Gentzler first obtained his BA in English at Kenyon College, Gambier, Ohio in 1973. After studying Germanistics at the Free University of Berlin, 1974–1977, Gentzler obtained his PhD in Comparative Literature in 1990 at the Vanderbilt University, Nashville, Tennessee. Since 1994 Gentzler has worked at the University of Massachusetts Amherst, Department of Comparative Literature, where he lectures in Translation Technology, Translation Studies, Translation and Postcolonial Theory, General Education in Comparative Literature; he heads the Translation Center. He has translated into English works of Manfred Jendreschik, Axel Schulze, Helga Novak and Eberhard Panitz.
He is a member of the Executive Committee of the American Translation and Interpreting Studies Association 
In his work Contemporary Translation Theories (1993) Gentzler examines modern approaches to translation studies, such as the translation workshop, the science of translation, translation studies, polysystem theory, and deconstruction, all of which began in the mid-1960s and continue to be influential today. He explores the strengths and weaknesses of each method, tracing the connections among the different schools of thought. Illustrating the importance of translation theory to the current debates in cultural studies, Gentzler raises theoretical questions challenging assumptions of the leading translation theories.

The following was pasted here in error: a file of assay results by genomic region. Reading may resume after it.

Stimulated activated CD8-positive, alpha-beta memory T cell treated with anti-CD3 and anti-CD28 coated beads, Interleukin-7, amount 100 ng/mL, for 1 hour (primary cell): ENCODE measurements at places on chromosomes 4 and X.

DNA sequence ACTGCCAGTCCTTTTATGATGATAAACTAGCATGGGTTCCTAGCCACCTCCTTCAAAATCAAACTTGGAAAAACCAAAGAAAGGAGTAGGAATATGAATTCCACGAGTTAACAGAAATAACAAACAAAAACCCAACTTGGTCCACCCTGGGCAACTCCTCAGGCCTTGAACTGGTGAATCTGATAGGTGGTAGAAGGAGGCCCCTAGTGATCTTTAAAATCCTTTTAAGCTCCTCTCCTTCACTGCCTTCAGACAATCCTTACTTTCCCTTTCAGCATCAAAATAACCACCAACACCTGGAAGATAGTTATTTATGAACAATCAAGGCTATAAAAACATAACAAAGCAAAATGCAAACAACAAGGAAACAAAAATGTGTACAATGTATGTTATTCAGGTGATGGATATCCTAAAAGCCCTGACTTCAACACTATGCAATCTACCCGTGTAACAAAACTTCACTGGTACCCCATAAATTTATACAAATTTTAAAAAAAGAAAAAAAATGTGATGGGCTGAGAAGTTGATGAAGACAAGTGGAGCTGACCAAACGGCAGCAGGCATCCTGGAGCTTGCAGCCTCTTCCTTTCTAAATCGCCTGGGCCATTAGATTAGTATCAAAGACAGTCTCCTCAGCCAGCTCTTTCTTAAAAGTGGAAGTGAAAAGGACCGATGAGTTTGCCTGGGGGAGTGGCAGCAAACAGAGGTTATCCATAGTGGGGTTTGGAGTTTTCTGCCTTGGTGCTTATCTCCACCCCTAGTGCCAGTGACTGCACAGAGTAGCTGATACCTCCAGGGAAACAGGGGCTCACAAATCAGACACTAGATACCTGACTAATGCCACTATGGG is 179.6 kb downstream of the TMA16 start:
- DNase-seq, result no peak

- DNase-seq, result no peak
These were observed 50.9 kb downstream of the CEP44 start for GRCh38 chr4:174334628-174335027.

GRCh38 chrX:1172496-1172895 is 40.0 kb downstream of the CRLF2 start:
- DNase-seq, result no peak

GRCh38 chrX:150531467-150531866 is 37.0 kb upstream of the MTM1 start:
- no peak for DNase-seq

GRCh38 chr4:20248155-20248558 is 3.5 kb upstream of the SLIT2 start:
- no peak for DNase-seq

- Translation and Identity in the Americas: New Directions in Translation Theory. London: Routledge, 2008.
- Contemporary Translation Theories. London & New York: Routledge, 1993.
|This biography about a translator from the United States is a stub. You can help Wikipedia by expanding it.|
|This biography of a United States linguist is a stub. You can help Wikipedia by expanding it.|